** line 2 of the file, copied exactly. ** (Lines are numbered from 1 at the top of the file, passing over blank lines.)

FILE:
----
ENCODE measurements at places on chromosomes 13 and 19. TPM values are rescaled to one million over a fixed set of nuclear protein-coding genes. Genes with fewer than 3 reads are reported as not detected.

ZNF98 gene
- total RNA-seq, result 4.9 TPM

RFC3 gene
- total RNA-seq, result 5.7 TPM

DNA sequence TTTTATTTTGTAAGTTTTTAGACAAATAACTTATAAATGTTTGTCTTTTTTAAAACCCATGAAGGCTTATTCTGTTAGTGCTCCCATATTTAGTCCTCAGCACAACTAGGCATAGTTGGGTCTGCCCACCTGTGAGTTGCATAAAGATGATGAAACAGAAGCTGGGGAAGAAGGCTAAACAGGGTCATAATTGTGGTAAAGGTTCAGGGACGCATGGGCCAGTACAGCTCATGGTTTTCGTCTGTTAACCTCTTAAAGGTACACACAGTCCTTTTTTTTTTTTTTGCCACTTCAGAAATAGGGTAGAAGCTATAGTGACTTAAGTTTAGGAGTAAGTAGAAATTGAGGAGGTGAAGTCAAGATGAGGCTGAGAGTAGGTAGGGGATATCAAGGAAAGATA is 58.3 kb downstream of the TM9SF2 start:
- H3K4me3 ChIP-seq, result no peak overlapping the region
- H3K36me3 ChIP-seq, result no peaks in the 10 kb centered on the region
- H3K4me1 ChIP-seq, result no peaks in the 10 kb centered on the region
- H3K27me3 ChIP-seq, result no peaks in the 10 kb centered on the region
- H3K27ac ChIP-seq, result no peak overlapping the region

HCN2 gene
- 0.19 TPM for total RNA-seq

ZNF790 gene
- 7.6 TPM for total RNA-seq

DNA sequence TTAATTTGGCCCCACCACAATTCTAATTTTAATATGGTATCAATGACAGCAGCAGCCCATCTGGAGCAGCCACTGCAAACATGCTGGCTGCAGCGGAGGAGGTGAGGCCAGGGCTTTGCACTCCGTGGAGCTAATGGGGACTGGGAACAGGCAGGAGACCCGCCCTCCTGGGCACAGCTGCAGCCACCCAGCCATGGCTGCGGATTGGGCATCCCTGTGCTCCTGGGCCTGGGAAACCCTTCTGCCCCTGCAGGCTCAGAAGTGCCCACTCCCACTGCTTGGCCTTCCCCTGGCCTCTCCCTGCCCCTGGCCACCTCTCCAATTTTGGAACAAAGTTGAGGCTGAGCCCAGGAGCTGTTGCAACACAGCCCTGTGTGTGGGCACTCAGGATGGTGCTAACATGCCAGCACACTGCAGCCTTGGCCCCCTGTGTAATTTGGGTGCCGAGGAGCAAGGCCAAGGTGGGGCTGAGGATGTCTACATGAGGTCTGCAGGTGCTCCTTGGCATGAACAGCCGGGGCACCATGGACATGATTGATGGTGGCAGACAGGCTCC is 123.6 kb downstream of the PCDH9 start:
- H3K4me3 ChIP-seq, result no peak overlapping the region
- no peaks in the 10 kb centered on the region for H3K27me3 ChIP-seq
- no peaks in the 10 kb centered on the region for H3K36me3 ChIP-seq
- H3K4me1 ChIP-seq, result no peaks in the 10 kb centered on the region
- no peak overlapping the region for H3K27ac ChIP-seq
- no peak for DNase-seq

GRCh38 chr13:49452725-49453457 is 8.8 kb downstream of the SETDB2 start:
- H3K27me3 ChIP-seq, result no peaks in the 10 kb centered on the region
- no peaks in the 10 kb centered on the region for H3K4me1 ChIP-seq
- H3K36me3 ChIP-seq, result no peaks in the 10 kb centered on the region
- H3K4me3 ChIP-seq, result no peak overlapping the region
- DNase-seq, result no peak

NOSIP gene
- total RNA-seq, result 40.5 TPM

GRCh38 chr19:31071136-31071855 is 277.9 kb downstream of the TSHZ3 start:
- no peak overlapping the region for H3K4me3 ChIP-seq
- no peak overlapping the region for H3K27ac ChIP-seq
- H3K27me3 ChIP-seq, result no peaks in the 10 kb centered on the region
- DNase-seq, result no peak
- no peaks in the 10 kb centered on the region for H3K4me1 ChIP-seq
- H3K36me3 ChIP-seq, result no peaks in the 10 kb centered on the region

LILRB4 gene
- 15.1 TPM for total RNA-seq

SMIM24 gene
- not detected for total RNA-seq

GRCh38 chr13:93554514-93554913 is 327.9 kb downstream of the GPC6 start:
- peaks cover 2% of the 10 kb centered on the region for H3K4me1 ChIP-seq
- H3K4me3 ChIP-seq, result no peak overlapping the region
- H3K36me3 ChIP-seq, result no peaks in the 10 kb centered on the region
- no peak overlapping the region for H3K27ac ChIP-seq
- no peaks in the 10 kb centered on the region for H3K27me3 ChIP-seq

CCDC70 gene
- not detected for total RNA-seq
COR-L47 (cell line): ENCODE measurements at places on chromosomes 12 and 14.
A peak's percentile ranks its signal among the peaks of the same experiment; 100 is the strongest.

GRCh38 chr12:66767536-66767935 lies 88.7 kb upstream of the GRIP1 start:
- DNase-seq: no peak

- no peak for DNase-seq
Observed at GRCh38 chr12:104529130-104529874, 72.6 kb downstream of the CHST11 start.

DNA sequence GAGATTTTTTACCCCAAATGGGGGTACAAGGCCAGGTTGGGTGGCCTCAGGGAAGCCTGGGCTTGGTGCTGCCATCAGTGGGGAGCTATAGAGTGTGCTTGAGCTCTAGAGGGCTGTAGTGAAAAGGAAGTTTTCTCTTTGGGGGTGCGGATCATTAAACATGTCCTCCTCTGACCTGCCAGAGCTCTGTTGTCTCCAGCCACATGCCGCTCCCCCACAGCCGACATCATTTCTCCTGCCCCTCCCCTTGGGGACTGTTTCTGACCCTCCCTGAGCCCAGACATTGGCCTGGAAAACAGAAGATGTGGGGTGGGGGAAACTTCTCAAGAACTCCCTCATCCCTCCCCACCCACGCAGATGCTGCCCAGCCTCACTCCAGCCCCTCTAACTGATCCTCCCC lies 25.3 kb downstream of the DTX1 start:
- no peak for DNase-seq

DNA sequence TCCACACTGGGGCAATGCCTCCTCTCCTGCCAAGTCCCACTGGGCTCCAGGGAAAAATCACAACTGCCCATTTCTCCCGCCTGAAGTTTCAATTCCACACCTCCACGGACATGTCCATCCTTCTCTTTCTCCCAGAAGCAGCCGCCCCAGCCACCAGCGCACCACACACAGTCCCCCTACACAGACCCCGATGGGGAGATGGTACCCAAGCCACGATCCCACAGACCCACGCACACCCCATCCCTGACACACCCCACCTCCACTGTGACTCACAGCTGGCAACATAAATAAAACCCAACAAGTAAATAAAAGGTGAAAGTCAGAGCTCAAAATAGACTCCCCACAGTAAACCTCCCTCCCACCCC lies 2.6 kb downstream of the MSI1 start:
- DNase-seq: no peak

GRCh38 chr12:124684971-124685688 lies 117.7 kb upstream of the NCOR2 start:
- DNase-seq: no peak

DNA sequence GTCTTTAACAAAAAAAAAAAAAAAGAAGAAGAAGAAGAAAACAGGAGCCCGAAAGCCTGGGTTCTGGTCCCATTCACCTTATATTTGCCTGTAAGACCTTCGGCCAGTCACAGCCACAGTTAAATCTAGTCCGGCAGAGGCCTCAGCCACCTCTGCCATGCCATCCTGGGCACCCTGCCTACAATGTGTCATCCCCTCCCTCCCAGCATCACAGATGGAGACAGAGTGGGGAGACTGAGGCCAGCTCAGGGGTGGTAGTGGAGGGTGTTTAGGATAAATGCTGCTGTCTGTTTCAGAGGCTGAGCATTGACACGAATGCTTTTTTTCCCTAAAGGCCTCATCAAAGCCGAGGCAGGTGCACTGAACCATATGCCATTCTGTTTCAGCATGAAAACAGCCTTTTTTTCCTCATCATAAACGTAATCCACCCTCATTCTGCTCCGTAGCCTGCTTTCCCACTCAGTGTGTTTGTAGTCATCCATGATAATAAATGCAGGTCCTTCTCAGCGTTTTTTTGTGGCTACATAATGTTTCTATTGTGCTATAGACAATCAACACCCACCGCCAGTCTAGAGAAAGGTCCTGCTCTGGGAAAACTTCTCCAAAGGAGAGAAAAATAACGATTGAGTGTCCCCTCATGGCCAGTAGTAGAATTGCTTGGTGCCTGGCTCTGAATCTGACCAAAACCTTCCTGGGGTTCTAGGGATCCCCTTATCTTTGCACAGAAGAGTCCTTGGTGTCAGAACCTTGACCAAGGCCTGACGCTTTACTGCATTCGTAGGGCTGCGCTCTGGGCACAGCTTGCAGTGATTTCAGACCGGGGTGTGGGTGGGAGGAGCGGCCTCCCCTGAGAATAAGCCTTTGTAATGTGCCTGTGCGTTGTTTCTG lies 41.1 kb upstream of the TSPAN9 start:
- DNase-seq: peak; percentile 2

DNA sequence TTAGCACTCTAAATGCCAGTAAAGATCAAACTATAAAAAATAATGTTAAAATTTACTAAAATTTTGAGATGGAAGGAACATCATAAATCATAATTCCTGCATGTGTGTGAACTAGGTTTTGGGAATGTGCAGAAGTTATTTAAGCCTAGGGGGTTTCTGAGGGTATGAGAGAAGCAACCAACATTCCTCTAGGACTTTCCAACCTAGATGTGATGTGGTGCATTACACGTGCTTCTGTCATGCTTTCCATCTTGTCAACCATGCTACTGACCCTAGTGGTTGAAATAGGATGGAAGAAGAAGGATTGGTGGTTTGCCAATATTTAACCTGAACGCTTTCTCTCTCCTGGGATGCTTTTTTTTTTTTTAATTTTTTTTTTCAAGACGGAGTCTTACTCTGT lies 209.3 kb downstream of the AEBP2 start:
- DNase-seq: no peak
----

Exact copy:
ZNF98 gene